What is the reason? Why would pollsters and news media so uniformly expect members of Congress to be re-elected?
Because only 56% of Republicans and 47% of Democrats are following news on the mid-term elections. 48% of American either don’t know what Party their representative is in, or are wrong in what party they believe their representative is in. This is true even with 2/3 of the nation stating the country is on the wrong track.
The public just doesn’t care enough. Not to know basic facts about their incumbents and the challengers for this November. Not enough to vote, according to predictions from pollsters. The public is upset, and angry, and giving up on the vote.
M V Consulting president Michael “Vass” Vasquez, who ran for the NY 22nd Congressional Republican primary seat, said
“Voter apathy is at massive levels right now. When I was on the campaign trail at least 1 in 10 people I spoke to thought former Rep. Maurice Hinchey was still running – he retired and was replaced in 2010. I’d say 2 in 10 thought the current Representative (Richard Hanna) was a Democrat, even though he is a Republican and got elected in 2010 with the backing of the Tea Party. Not exactly what is considered the most pro-Democrat political organization.”
So what could be the result of all this?
Simply put, if the public just sits back and wallows in apathy, incumbents will overwhelmingly be re-elected. The status quo will remain unchanged. There will be another 2 years of more of the same, until the 2016 presidential elections roll around. If that is the case then the nation as a whole loses.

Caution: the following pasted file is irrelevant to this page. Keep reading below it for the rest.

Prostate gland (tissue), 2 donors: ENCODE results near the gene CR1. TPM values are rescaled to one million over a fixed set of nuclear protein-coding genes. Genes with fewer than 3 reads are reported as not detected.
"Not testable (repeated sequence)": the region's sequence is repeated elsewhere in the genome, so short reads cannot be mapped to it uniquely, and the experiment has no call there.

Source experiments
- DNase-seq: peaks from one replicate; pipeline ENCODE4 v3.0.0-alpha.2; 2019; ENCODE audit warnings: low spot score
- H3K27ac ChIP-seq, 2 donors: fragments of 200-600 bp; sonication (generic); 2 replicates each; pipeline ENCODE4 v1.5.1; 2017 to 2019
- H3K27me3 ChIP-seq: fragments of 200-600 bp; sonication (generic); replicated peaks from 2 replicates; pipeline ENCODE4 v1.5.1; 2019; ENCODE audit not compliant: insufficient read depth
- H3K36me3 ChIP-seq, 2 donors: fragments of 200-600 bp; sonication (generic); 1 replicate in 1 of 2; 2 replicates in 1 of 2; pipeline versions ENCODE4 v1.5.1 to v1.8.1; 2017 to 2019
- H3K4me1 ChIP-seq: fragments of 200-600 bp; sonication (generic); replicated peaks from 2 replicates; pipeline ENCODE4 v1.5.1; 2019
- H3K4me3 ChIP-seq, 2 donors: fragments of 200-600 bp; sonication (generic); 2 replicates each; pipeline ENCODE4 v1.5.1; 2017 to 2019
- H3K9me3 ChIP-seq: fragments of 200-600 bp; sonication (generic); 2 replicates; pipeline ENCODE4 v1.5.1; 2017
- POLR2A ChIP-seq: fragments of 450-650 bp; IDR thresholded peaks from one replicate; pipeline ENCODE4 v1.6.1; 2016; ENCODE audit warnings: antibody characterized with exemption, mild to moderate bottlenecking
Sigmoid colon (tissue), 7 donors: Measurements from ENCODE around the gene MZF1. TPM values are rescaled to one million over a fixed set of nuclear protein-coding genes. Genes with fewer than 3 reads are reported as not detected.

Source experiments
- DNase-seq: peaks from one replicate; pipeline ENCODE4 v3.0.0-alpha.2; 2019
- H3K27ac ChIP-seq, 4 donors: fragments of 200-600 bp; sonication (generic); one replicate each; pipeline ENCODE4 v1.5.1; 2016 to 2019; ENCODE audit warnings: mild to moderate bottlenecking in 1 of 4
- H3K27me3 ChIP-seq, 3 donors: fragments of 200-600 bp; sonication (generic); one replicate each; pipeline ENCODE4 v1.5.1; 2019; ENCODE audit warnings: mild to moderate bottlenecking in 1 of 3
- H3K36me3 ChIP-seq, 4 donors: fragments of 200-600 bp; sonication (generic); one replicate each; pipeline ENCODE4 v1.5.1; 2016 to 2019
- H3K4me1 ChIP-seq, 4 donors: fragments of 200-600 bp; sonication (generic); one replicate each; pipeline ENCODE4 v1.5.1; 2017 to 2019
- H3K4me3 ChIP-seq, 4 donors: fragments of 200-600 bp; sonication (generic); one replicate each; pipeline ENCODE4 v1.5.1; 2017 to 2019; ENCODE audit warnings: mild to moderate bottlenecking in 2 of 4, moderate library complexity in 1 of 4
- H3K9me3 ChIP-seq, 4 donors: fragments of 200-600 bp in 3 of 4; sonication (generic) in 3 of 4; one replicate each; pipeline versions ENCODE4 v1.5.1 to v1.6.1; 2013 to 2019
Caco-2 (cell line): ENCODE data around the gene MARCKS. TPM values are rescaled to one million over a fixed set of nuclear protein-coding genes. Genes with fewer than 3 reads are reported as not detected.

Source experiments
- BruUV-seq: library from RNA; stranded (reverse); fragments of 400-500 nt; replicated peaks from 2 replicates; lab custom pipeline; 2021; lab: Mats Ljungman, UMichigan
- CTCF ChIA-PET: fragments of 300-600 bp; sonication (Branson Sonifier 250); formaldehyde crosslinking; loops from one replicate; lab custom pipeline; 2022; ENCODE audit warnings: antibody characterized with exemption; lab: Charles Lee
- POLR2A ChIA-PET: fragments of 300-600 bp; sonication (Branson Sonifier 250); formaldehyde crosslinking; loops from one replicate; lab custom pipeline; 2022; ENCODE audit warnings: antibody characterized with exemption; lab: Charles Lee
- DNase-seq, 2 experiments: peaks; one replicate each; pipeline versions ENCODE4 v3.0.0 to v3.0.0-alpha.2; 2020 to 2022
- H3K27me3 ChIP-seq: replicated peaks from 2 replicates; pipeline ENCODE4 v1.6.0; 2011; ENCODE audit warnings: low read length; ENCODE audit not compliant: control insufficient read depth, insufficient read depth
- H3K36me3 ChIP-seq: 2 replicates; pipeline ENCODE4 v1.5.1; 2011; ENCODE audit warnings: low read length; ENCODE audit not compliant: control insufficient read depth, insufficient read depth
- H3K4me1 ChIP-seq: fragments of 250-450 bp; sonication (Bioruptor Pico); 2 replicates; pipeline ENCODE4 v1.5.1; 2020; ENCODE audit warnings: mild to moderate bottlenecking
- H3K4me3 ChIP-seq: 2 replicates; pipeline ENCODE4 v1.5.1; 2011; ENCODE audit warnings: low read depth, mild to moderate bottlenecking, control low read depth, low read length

But like in every election, the choice is with the voters. Even if incumbents win re-election in landslides, if the turnout of voters is above average things will change. If incumbents lose, especially with voters stepping forward to have their voices counted, there will be drastic change.
The reasoning is simple. Politicians like their jobs and want to keep them. If the majority of voters aren’t paying attention, and don’t care about what an incumbent does enough to cast a vote, the incumbent will just do whatever they please. Currently that means intractable partisan gridlock on every issue, and the nation is suffering for it.
In 2016 there will be a new President. Between now and then, the 2014 mid-term elections will dictate the issues and the pace of any changes that might occur until someone wins on November 2015. If voters show up, things like a solution to the mess with the Veterans Administration and a coherent international policy will develop. Maybe even an economic policy that does something might be created, potentially spurring much needed job growth.
But if pollsters are correct that voters won’t show up for the State primaries and November elections in 2014, then even with the majority of Americans completely in unison that things are not the way they are supposed to be in Washington D.C., the next 2 years will continue to be the slowly spinning vortex down the drain.
It’s just that simple.